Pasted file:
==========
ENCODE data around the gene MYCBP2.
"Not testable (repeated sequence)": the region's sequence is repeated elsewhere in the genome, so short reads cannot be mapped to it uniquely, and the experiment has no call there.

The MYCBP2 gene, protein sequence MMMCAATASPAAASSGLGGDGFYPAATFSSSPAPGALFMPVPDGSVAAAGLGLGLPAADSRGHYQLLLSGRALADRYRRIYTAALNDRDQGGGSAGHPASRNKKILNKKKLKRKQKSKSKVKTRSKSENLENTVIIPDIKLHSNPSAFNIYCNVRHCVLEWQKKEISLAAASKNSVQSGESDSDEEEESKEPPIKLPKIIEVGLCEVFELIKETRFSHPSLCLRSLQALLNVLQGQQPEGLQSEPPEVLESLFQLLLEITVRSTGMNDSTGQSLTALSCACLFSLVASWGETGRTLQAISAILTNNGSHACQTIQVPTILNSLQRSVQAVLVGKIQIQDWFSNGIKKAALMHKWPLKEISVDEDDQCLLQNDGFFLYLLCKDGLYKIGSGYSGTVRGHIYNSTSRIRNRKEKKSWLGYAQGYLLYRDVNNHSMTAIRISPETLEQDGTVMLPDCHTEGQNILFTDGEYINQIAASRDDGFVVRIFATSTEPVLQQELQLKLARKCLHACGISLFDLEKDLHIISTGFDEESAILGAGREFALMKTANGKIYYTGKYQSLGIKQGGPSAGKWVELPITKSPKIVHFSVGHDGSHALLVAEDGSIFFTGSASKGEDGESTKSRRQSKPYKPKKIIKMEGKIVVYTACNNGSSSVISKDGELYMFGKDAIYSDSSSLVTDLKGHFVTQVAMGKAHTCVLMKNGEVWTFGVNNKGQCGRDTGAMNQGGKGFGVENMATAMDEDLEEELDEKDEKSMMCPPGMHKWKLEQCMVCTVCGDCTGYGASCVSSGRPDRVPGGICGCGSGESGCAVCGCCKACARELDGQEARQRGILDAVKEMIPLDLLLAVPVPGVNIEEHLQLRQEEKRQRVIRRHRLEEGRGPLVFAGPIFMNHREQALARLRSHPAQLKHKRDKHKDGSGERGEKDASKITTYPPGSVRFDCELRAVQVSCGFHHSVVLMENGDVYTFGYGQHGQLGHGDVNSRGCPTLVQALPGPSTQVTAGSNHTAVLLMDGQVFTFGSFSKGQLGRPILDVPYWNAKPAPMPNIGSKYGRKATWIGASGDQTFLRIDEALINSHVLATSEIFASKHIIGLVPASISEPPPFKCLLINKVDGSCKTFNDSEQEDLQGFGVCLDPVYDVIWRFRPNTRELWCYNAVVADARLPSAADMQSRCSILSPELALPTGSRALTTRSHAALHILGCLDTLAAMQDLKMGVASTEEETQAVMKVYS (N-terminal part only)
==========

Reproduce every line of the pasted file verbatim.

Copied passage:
ENCODE data around the gene MYCBP2.
"Not testable (repeated sequence)": the region's sequence is repeated elsewhere in the genome, so short reads cannot be mapped to it uniquely, and the experiment has no call there.

The MYCBP2 gene, protein sequence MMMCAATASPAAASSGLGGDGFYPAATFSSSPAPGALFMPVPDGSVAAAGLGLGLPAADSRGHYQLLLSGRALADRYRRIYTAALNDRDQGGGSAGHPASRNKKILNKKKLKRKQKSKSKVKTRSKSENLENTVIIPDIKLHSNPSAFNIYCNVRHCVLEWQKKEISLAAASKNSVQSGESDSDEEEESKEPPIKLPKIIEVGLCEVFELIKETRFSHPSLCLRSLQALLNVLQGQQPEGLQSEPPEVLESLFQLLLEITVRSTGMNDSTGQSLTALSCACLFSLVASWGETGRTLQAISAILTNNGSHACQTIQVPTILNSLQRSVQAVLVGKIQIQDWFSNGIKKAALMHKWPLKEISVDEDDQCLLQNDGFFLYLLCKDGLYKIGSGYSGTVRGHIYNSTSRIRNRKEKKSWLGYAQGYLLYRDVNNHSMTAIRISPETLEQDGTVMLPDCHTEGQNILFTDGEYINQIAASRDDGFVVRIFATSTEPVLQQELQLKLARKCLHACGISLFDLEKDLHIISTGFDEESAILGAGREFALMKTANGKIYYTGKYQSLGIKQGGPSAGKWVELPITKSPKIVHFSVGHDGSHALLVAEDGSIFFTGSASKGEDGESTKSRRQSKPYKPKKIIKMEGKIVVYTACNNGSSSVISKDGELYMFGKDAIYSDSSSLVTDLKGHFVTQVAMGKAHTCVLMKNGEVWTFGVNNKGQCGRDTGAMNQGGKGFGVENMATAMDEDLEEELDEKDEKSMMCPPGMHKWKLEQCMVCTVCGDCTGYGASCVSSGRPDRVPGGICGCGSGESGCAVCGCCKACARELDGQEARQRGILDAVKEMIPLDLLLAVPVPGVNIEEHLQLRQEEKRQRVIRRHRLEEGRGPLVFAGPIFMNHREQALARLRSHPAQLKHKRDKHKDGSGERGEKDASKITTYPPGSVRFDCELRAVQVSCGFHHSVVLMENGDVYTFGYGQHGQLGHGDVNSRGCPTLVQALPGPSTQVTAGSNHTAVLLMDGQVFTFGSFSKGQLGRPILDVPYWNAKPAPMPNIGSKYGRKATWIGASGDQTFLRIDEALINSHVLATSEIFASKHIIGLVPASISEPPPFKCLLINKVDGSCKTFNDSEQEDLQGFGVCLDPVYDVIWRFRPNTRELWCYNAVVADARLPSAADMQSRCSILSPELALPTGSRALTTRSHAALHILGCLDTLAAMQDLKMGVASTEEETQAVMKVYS (N-terminal part only)